As for the Speed Bleeder size, I think I got that right. The Goodridge site doesn't list any DL650s past '09 -- I have a 2012. Advice given here on the site says the SB7100S is the swap out, but the SB7100 will work (The 'S' designation denotes a shorter profile). I ordered off Amazon (had a gift card) and the 7100S wasn't available, so I got the 7100. I compared it with the OE bleeder screw when I removed it and, other than being a bit longer, it looked like a match.

Oh, and thanks to the previous instruction, I figured out how to post an image as a thumbnail.
 

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Well, the EZ-Out was a bust. The ball bearing for the Speed Bleeder's check valve fills the hollow center of the bleeder screw and I can't push it in enough for the extractor to bite.

I also tried getting a grip on the little bit of exposed thread with a pliers, but that didn't work either -- not enough to grip.

I tried extracting the ball bearing with a magnet, to no avail.

Unless someone has a better idea, my next plan is to simply remove and replace the unit the bleeder screws into (don't know what it's called; Bike Bandit schematics simply refer to it as a "union") and start from scratch.

As for the Speed Bleeder size, I think I got that right. The Goodridge site doesn't list any DL650s past '09 -- I have a 2012. Advice given here on the site says the SB7100S is the swap out, but the SB7100 will work (The 'S' designation denotes a shorter profile). I ordered off Amazon (had a gift card) and the 7100S wasn't available, so I got the 7100. I compared it with the OE bleeder screw when I removed it and, other than being a bit longer, it looked like a match.

Oh, and thanks to the previous instruction, I figured out how to post an image as a thumbnail.
that is not the location of the bleeder on my 16
thats a bango bolt
 

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Below is an image of a 2012 DL650 LH front brake caliper - which by the look of your image is the problem caliper.





As you can see OEM the banjo bolt does not house the bleeder. In fact the bleeder is way up high near the top of the caliper because that's where any air will most likely accumulate.

Are you the original owner? and is there another bleed nipple on top of the caliper - just beneath the reflector? If there is (and there should be) I would suggest just purchasing an OEM banjo bolt and bleed the system using the correct bleeder. Put a new speed bleeder there if you want.

The torque for the banjo bolt is 16.5 ft lbs, which is very modest. The bleed screw torque is not quoted but is certainly much less - barely more than hand tight.
 

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Discussion Starter #16
Brockie, you may have just cracked the case.

First, to answer your question: No, I'm not the original owner. I purchased the bike a little over a year ago and this 'simple' brake fluid replacement is one of the first projects I've done on it. Those screws at the top of the caliper must be the ones I should be replacing with the Speed Bleeders, I assume.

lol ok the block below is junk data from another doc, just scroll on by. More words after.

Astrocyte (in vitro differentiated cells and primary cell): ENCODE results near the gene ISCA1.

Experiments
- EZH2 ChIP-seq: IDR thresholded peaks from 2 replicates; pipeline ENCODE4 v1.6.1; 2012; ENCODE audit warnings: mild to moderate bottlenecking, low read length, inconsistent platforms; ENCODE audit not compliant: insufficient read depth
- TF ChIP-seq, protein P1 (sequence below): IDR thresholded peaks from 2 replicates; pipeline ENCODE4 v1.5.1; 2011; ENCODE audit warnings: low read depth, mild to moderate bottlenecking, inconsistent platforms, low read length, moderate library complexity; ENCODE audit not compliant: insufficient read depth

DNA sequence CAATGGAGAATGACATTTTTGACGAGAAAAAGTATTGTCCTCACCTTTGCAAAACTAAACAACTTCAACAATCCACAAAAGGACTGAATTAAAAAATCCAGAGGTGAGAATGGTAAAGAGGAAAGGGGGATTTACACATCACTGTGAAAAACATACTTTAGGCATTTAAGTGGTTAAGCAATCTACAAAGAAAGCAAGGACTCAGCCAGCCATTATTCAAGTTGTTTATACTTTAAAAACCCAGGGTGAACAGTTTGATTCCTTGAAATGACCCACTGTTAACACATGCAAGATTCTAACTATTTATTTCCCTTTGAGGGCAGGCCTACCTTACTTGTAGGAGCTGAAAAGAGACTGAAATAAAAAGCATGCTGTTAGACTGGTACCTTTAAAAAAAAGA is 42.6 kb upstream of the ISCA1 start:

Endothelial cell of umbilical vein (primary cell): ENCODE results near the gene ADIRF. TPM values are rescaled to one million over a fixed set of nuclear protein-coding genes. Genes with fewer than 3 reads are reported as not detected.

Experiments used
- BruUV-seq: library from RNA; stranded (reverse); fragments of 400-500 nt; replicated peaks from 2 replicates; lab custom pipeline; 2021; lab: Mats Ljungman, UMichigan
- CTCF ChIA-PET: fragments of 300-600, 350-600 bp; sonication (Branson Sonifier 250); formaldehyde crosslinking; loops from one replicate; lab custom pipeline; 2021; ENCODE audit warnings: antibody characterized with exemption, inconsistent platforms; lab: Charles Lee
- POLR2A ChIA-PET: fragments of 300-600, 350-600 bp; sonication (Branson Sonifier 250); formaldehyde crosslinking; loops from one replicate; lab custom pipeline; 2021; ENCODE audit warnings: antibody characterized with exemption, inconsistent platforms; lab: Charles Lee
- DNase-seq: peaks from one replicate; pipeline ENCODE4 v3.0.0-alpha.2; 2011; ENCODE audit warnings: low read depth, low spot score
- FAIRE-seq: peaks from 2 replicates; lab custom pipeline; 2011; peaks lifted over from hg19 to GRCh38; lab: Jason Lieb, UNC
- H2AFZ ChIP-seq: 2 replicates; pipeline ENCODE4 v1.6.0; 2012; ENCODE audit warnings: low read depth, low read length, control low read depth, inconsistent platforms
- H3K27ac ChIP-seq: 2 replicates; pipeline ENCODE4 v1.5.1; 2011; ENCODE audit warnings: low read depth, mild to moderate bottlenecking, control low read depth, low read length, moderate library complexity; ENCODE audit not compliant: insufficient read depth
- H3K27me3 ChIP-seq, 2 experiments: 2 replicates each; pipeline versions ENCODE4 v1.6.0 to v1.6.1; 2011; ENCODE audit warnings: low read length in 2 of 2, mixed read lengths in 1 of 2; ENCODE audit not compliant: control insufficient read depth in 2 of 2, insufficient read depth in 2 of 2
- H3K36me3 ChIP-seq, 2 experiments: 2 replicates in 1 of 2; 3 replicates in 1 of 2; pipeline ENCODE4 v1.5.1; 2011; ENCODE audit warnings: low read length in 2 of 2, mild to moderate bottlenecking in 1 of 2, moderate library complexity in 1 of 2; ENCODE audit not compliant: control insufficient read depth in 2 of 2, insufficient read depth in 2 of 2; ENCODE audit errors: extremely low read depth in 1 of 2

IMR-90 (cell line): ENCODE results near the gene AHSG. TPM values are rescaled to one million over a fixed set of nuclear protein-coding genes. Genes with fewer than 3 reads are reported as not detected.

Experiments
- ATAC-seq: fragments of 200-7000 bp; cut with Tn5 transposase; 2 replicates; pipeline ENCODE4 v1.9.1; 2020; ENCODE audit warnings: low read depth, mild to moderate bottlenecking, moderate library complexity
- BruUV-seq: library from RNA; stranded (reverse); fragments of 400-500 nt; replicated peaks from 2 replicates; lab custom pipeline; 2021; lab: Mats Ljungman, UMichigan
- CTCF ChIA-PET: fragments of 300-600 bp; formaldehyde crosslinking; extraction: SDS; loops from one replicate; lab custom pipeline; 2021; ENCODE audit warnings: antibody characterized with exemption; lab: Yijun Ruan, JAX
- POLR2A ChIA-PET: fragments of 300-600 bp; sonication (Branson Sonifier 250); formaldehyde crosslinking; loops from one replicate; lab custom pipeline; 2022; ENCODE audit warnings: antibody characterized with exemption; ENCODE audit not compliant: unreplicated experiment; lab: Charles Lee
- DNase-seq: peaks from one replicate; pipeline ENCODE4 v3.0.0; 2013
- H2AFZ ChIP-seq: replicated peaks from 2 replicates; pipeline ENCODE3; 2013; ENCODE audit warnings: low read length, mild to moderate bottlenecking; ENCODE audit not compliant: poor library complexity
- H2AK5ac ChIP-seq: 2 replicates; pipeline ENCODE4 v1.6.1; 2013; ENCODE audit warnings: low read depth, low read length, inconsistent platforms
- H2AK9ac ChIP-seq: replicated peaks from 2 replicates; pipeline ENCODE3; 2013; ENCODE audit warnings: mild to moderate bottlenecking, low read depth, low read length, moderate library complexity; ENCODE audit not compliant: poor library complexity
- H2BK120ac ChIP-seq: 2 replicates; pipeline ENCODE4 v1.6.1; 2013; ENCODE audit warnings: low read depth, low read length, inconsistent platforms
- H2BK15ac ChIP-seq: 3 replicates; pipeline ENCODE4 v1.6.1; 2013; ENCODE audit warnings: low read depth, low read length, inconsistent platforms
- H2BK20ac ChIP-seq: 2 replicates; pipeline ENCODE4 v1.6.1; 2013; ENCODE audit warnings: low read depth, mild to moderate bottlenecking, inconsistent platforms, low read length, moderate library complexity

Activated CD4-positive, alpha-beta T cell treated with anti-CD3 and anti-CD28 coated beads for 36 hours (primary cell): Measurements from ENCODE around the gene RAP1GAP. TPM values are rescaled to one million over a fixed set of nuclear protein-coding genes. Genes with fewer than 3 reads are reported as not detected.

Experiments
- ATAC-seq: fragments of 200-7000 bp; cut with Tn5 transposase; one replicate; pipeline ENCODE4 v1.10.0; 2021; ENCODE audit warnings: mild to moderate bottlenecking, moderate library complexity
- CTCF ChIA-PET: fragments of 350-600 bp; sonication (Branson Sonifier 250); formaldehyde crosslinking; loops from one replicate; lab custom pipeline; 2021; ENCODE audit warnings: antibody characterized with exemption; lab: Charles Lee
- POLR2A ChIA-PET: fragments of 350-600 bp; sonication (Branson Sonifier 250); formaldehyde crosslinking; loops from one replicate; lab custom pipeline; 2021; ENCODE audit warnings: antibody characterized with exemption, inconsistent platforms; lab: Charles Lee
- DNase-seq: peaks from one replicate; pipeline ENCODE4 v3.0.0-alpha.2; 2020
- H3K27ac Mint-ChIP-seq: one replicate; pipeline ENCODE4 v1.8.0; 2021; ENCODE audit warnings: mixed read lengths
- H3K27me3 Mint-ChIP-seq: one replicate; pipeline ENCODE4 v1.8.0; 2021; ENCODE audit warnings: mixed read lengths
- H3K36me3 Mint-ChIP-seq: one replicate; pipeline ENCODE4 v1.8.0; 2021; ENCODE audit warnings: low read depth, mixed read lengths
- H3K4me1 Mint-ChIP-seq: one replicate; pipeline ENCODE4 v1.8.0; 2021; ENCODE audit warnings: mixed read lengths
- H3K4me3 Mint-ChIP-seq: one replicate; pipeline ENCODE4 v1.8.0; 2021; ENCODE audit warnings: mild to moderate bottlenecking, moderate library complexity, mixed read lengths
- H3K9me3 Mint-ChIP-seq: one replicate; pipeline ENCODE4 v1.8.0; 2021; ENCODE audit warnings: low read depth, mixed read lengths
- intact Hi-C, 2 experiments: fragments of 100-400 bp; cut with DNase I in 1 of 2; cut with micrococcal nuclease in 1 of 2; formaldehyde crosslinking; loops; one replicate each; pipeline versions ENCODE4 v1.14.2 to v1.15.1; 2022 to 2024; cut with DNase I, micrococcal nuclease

However, my bike has an additional bleeder screw where the left hydraulic line connects with the caliper. Either in haste or oversight, that's the one where I installed (and broke) the Speed Bleeder.

This solves an additional mystery -- I tried to order a replacement part from Bike Bandit for the bit that broken bleeder screw is stuck in. My plan was to simply replace that part and install -- more gently -- a new SB into that. But when I ordered the part and received a standard banjo bolt. I thought either BB screwed up my order or I ordered the wrong part. A review of the parts schematic confirms that should be simply a banjo bolt. For whatever reason, I have to assume the previous owner installed the additional bleeder.

The good news is that I think I have all the parts I need to do the fix. I figure I can pull the non-OEM bleeder assembly and put the new banjo in its place. And I already received 2 new Speed Bleeders (ordered when I broke the first one), so I will hopefully be able to swap out the correct bleeder screws without issue. Do a proper bleed and I'll be done.

Theoretically.
 

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Great. It seems like a PO issue. I have never had speed bleeders so I cannot speculate as to why he must have drilled and tapped your banjo bolt. Surely there must also be a matching one on the RH caliper.

It is best to leave it alone and use the location of the OEM bleeder - otherwise you will never change the fluid trapped in each caliper - or remove any possible airlock from the highest part of the caliper.
 

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Discussion Starter #18
Surely there must also be a matching one on the RH caliper.
You would think, but no. RH has the OEM set-up with a standard banjo bolt.
 

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My sv650 manual shows torque for front bleeder valve is 5.5 lb-ft, rear 4.3 lb-ft. Probably the same for the strom, as the calipers are the same.
 

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Discussion Starter #20
Thanks. I put thinks back together this morning. The new banjo bolt leaked a bit at first, but I gave it a little twist and it was fine.

And the Speed Bleeders worked like a charm. Bleeding both sides took about 5 minutes.

I still have to replace the rear bleeder; a project for another day.